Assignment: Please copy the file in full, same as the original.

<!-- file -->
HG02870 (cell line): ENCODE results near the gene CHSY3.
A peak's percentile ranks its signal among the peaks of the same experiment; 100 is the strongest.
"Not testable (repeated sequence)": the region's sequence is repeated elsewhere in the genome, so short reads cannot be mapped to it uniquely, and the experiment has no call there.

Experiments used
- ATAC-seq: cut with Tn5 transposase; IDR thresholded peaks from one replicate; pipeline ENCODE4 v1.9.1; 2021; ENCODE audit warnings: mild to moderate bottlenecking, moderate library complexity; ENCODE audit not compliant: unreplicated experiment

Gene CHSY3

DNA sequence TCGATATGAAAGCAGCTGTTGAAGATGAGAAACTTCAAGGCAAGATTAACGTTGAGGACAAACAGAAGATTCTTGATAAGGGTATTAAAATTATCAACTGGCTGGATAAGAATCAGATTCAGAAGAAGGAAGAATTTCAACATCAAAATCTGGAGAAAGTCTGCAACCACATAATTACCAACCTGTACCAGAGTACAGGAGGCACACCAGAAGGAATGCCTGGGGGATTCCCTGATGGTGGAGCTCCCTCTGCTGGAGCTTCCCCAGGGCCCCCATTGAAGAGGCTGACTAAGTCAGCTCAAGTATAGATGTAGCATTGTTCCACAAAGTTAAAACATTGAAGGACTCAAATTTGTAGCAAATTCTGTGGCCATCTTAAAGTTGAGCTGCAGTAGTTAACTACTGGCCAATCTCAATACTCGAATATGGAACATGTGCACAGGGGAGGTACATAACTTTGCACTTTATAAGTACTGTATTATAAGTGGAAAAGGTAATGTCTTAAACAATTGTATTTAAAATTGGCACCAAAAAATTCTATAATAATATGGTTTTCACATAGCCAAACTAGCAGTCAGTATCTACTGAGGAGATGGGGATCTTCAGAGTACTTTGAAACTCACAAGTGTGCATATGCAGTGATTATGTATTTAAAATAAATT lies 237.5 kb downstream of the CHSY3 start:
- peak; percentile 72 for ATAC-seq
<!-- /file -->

HG02870 (cell line): ENCODE results near the gene CHSY3.
A peak's percentile ranks its signal among the peaks of the same experiment; 100 is the strongest.
"Not testable (repeated sequence)": the region's sequence is repeated elsewhere in the genome, so short reads cannot be mapped to it uniquely, and the experiment has no call there.

Experiments used
- ATAC-seq: cut with Tn5 transposase; IDR thresholded peaks from one replicate; pipeline ENCODE4 v1.9.1; 2021; ENCODE audit warnings: mild to moderate bottlenecking, moderate library complexity; ENCODE audit not compliant: unreplicated experiment

Gene CHSY3

DNA sequence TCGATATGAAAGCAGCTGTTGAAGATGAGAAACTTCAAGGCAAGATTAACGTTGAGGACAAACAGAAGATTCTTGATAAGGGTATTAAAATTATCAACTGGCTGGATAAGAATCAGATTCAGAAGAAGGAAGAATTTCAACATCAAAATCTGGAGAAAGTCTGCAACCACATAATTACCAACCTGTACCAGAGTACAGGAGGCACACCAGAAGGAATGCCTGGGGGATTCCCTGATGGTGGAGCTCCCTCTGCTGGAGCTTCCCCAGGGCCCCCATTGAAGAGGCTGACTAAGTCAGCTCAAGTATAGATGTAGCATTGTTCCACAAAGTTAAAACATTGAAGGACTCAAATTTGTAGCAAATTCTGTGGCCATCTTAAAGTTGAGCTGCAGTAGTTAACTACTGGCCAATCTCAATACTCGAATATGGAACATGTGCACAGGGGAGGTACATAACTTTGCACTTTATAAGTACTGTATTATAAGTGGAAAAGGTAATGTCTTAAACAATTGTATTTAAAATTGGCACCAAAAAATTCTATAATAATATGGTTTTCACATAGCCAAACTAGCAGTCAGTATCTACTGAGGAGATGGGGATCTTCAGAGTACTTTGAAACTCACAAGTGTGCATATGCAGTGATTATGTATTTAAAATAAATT lies 237.5 kb downstream of the CHSY3 start:
- peak; percentile 72 for ATAC-seq